Why did my AWS DMS task fail with no errors?

4 minute read

To migrate my data from a source engine to a target engine, I use AWS Database Migration Service (AWS DMS). But the task fails without any errors.

Short description

When an AWS DMS task fails, an entry is made in the task log. The task log provides information about the failure cause with either error messages (]E:) or warning messages (]W:). In some cases, an AWS DMS task can fail without any errors or warnings, which makes it difficult to troubleshoot.

Most often, the AWS DMS task fails for one of these reasons:

Resource contention on the replication instance

CPU and memory are the two most important resources that are required for a migration task:

  • CPU must first convert the source data type to the AWS DMS type data type, and then convert it to the target data type.
  • Memory is required because AWS DMS creates streams to the source and target. AWS DMS stores information in the stream buffers in memory on the replication instance.

The internal monitoring system also uses CPU and memory to monitor the replication instance. Any contention on either CPU or memory can cause a migration task to silently fail.

Storage Full status on the replication instance

If the replication instance storage is full, then a migration task can silently fail with no errors.

An internal error occurred

AWS DMS tasks can also silently fail if there are internal errors. Internal errors aren't visible in task logs that are logged by default.


Note: If your task uses a non-relational database management system, then you might want to run the task without parallel settings. For more information, see Target metadata task settings.

Review your DMS, source, and target logs for more information. Check the time of the last entry in the task logs after the task silently failed. Then, review the CPU, memory, and disk utilization on the replication instance for the same time that the failure was logged.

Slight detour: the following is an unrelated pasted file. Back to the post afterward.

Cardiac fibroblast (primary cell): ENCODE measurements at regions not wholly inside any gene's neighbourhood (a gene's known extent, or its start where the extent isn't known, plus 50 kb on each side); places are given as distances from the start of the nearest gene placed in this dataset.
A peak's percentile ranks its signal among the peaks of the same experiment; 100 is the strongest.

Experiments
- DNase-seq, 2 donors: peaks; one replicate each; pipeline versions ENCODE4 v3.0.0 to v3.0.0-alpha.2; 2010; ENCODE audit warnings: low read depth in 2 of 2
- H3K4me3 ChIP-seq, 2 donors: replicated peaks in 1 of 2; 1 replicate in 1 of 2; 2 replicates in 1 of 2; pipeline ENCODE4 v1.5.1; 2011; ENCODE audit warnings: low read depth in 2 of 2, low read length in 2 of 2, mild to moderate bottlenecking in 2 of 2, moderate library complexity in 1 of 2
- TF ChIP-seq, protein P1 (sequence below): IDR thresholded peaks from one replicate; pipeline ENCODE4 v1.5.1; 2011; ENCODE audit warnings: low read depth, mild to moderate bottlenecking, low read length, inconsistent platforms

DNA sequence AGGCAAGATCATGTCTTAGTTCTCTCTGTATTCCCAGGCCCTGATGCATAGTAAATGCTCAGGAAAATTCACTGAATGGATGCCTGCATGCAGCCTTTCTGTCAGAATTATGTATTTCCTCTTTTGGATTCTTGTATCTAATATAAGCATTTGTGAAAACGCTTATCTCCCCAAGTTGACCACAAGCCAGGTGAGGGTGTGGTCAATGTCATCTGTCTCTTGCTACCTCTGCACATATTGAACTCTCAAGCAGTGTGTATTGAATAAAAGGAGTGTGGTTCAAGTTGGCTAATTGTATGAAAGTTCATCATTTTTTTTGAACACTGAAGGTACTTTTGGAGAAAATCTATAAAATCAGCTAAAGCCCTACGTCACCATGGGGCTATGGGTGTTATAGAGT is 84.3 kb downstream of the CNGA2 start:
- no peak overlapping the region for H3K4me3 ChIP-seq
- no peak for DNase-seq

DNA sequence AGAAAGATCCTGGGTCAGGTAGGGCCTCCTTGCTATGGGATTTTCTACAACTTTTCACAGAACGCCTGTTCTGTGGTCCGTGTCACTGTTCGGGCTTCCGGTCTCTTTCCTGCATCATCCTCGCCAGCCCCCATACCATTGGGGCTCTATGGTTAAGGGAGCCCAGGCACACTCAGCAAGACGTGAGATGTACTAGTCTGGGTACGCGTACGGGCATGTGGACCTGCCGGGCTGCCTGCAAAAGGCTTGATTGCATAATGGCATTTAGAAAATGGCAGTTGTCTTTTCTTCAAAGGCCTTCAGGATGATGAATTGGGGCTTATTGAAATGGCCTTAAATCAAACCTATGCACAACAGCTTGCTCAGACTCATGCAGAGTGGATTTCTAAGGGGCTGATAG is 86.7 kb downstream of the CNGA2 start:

If you see a combination of the low FreeableMemory and high SwapUsage, then there might be memory contention on the replication instance. For more information, see AWS Data Migration Service metrics.

To view the CloudWatch metrics, complete the following steps:

  1. Open the AWS DMS console.
  2. In the navigation pane, choose Database migration tasks.
  3. Choose the name of task that failed.
  4. From the Overview details section, note the name of the replication instance.
  5. From the navigation pane, choose Replication instances.
  6. Choose the name of the replication instance that you noted.
  7. In the Migration task metrics section, review the CPUUtilization, SwapUsage, FreeableMemory, and FreeStorageSpace metrics.
  8. To view more details, hover over the metric, and choose the more options icon.
  9. Choose View in metrics. This opens the CloudWatch console.

In the CloudWatch console, view the metric's utilization at the time that the task failed.

If you see constant CPU or memory contention, then reduce the number of tasks that are running on the replication instance. To reduce the number of tasks, you can launch new replication instances and distribute the tasks across multiple replication instances. Or, scale up the replication instance to a larger instance type.

Note: T2 instances provide a baseline performance after the CPU credits are exhausted. For example, a T2.micro instance provides a baseline performance of 10%. Take the instance type into account when you verify the CPU utilization. For more information, see Key concepts and definitions for burstable performance instances.

After you identify the source of the silent failure, restart the task. If there isn't contention on CPU, memory, or disk space, then the task likely failed because of an internal error. To troubleshoot internal errors, turn on detailed debugging. Review the logs that occurred before the error, and then turn on detailed debugging for the related logs. For example, if the last logs are from TARGET_APPLY, then turn on detailed debugging for SORTER, TARGET_APPLY. After you turn on detailed debugging, restart the task, and then review the task logs to identify why the task failed.

Note: The issue might be because of problems with validation, and not with your data. To test if the validation component is the cause of your issue, run a validation only task to see if the issue occurs.

Related information

Troubleshooting migration tasks in AWS Database Migration Service

How do I get technical support from AWS?

Why is my AWS DMS replication DB instance in the storage-full status?

AWS OFFICIALUpdated 7 months ago